Emojis, texts and WhatsApp are among the most popular ways to say ‘I love you’, according to a study.
Researchers who polled 2,000 UK adults found millions are turning to their mobile phones to express these sentiments to friends and family rather than in person.
Other common ways of saying ‘I love you’ include using Skype, Facebook and Instagram.
Further to this, just three in 10 ALWAYS say ‘I love you’ face-to-face – with a fifth unable to do so because their loved ones live in another city or country.
The research was commissioned by Thorntons to mark the launch of its ‘Continental Journeys’ competition where they will reunite families who can’t be together over the festive period.
Spokesman Ian Tweedale said:
It’s not about what’s under the Christmas tree, but about who’s around it.
Our Continental Journeys competition is helping families to ‘Pass The Love On’ this Christmas, by bringing together loved ones who, for whatever reason, can’t be together during the holiday season.
We’re also proud to be passing the love on to the charity SSAFA, which supports our servicemen and women, veterans and their families.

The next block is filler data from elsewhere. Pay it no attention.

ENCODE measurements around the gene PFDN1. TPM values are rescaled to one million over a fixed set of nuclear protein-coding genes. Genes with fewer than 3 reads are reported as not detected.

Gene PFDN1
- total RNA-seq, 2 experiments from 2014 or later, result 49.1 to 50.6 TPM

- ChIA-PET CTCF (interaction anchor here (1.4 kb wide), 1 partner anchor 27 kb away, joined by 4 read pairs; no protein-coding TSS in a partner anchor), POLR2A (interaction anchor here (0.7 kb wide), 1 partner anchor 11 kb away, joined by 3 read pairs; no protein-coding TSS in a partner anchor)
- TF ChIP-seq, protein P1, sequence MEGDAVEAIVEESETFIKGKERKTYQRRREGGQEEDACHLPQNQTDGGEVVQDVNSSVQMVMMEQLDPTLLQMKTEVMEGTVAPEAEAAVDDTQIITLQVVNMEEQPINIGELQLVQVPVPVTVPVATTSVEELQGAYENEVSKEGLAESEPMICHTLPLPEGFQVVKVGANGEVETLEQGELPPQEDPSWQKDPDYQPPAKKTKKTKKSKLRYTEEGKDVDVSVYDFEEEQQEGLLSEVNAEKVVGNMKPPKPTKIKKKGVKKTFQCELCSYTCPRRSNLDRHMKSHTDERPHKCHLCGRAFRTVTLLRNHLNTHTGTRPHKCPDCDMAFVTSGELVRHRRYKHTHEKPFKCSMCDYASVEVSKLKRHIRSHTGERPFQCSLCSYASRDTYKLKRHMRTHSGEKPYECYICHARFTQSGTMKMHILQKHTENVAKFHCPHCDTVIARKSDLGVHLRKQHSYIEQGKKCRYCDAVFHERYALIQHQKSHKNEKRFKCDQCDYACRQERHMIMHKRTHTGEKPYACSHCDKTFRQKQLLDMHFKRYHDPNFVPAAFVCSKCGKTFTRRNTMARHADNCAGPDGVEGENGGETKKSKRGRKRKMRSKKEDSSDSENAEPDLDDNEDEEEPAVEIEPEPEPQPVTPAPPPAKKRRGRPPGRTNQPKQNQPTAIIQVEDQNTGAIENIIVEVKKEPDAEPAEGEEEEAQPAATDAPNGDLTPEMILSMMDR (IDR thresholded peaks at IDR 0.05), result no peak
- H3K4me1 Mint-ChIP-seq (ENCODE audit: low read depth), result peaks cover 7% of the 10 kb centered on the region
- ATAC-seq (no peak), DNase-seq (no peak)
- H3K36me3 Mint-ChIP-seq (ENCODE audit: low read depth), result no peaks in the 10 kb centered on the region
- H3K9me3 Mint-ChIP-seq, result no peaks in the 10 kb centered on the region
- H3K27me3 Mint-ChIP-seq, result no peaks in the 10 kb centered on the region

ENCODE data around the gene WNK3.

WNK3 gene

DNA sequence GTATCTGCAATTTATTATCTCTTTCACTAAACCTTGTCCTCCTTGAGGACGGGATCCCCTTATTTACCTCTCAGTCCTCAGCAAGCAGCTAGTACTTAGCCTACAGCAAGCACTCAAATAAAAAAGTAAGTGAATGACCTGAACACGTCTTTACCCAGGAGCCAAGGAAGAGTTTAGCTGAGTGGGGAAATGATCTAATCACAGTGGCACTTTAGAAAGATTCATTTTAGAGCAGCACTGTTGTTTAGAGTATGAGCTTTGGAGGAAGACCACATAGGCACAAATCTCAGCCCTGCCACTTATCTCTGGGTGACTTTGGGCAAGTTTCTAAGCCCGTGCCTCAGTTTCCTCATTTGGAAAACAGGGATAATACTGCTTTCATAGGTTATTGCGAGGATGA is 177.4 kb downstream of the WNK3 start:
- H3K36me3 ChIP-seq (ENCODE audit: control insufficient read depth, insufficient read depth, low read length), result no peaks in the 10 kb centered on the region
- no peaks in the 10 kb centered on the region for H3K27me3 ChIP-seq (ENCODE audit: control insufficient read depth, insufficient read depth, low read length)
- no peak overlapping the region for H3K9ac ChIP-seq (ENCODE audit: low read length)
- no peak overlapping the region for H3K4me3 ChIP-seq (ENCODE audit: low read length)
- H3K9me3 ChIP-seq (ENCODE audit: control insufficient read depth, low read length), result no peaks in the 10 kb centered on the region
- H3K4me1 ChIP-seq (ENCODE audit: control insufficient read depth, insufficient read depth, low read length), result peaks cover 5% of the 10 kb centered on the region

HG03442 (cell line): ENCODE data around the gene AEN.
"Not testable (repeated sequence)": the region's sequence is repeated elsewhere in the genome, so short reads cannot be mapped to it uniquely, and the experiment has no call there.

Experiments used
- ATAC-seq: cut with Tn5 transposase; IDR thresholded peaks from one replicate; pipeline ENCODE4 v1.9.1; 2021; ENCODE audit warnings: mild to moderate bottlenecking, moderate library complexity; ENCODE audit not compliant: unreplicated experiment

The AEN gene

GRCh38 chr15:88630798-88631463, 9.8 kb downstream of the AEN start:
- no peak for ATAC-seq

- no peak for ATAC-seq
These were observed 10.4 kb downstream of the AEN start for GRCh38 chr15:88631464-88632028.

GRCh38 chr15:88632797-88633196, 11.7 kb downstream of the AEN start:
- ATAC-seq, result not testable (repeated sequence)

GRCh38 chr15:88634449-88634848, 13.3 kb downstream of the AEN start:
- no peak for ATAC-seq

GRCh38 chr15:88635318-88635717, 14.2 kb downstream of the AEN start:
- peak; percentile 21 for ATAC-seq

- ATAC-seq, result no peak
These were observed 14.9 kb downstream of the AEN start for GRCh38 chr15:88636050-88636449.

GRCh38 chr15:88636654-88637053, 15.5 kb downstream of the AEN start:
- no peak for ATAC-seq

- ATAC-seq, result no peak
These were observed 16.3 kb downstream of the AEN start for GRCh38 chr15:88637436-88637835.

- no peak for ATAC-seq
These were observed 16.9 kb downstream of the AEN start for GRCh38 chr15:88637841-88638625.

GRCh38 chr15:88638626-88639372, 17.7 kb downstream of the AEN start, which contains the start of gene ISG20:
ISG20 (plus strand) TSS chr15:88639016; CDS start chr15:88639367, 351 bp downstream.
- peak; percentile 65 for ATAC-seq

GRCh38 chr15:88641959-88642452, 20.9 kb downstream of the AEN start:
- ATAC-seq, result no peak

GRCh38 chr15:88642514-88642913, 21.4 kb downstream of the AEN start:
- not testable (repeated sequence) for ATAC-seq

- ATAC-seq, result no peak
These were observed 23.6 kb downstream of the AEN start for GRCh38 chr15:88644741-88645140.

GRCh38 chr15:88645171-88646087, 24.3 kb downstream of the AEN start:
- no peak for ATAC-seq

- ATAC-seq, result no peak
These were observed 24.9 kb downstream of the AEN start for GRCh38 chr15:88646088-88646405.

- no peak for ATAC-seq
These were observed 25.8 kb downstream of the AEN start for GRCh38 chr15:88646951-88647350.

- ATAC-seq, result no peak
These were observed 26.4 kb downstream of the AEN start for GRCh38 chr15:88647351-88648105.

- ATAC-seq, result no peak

The research also identified the ‘true’ meaning of love – including accepting someone’s imperfections (47 per cent) and being comfortable when sat in silence together (36 per cent).
Travelling long distances to see one another (13 per cent) is another indicator of genuine love, as is saving the last chocolate (seven per cent) and warming up the bed (six per cent).
Being quiet in the morning as you leave the house (five per cent) is also sign of true affection.
It also emerged 44 per cent of Brits say ‘I love you’ to their partners every day.
And four in 10 also tell their pets they love them on a daily basis.
In contrast, just 12 per cent say those special words to their mum each and every day.
Instead, 30 per cent say the ‘L word’ to their parents once a week and 27 per cent say it to their friends at least once a month.
The research, carried out through OnePoll, also found saying ‘I love you’ too much devalues its meaning – according to four in 10 adults.
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